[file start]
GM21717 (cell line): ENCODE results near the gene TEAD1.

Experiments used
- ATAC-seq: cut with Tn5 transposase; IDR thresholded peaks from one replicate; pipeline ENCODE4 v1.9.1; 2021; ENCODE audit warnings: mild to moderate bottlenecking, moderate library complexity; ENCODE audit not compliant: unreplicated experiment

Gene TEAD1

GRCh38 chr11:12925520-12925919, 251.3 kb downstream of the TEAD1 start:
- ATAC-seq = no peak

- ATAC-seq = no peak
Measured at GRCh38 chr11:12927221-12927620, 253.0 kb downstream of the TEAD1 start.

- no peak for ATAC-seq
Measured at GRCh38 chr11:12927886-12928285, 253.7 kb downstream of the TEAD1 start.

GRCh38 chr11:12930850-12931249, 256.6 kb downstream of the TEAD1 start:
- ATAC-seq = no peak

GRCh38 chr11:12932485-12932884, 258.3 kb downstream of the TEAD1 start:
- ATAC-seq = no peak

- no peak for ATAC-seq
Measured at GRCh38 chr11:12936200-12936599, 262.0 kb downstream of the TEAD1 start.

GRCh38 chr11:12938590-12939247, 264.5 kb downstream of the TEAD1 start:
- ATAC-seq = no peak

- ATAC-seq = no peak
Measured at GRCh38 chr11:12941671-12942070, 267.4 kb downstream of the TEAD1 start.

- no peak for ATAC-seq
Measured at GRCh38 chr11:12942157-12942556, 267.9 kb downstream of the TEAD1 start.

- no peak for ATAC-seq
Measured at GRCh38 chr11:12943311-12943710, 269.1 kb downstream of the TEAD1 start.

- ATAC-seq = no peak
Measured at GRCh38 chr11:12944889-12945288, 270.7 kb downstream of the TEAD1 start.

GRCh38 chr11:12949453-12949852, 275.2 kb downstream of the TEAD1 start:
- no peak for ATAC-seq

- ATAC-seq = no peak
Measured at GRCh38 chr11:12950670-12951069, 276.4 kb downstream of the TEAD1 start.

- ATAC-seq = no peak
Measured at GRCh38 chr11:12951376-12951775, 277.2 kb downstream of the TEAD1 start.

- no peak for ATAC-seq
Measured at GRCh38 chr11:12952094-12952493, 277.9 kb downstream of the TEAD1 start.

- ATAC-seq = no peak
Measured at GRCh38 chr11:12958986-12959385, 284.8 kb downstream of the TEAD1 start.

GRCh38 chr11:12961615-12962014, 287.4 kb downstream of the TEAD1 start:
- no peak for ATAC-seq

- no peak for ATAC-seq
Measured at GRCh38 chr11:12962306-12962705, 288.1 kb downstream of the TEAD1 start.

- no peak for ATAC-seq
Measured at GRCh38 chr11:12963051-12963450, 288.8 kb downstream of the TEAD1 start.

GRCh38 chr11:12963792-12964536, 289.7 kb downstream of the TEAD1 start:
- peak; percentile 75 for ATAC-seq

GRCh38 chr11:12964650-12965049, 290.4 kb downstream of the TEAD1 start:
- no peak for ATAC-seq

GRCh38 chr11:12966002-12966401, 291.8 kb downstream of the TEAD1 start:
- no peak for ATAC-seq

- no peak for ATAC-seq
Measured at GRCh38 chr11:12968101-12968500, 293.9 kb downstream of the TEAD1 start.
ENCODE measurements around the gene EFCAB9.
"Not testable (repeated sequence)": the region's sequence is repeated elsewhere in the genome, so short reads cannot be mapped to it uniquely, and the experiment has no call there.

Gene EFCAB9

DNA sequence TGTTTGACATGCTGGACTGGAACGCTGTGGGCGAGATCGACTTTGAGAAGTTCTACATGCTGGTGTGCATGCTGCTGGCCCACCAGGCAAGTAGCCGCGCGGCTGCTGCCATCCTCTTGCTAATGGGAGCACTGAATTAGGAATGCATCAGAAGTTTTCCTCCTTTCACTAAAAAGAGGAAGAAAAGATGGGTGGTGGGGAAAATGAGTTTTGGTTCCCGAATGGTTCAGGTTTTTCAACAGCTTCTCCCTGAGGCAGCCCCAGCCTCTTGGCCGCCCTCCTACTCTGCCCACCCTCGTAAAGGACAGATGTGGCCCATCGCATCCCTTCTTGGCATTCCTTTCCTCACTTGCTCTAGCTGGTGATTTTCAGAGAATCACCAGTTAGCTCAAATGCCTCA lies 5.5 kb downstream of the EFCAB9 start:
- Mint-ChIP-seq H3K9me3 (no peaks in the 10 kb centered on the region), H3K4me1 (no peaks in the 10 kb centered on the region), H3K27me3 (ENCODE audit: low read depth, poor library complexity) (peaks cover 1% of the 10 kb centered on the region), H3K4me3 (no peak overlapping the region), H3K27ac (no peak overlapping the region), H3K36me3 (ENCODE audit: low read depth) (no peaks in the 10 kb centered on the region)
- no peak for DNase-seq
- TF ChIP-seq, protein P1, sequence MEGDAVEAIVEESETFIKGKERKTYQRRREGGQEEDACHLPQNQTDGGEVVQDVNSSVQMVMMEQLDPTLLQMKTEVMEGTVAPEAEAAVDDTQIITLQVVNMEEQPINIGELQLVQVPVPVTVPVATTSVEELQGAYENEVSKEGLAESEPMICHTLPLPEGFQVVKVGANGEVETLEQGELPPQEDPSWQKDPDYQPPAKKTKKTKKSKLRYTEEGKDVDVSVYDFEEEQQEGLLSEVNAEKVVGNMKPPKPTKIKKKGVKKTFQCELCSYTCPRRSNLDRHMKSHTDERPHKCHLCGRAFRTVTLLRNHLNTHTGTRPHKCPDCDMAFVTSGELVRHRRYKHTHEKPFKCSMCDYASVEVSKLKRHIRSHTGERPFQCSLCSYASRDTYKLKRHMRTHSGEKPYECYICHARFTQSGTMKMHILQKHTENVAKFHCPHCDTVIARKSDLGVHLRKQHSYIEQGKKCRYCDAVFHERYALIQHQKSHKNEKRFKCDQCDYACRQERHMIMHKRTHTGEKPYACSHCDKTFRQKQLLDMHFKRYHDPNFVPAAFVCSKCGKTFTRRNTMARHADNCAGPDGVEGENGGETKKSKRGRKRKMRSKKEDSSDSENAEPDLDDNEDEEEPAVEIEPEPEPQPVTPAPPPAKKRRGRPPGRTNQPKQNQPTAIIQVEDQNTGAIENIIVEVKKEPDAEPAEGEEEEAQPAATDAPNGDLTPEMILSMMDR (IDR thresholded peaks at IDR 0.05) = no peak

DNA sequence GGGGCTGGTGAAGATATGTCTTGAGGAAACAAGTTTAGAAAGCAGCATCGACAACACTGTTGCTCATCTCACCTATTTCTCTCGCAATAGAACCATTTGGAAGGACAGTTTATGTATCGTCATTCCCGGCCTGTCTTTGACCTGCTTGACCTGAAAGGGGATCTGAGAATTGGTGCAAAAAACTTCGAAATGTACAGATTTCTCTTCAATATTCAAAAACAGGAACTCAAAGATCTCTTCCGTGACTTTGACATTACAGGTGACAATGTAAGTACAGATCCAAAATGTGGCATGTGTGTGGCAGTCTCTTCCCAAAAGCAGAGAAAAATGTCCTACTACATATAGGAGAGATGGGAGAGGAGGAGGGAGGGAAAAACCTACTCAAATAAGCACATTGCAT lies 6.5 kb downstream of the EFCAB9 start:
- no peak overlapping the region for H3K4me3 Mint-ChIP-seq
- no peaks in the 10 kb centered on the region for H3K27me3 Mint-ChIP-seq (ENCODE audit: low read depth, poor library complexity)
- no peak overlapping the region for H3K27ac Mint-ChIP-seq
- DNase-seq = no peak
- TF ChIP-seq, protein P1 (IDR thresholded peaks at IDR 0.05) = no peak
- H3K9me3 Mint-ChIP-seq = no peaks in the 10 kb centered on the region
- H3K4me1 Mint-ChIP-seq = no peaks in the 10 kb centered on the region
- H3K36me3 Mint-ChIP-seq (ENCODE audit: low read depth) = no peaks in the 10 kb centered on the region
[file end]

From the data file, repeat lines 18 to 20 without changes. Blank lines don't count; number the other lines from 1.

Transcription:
- ATAC-seq = no peak

- ATAC-seq = no peak
Measured at GRCh38 chr11:12941671-12942070, 267.4 kb downstream of the TEAD1 start.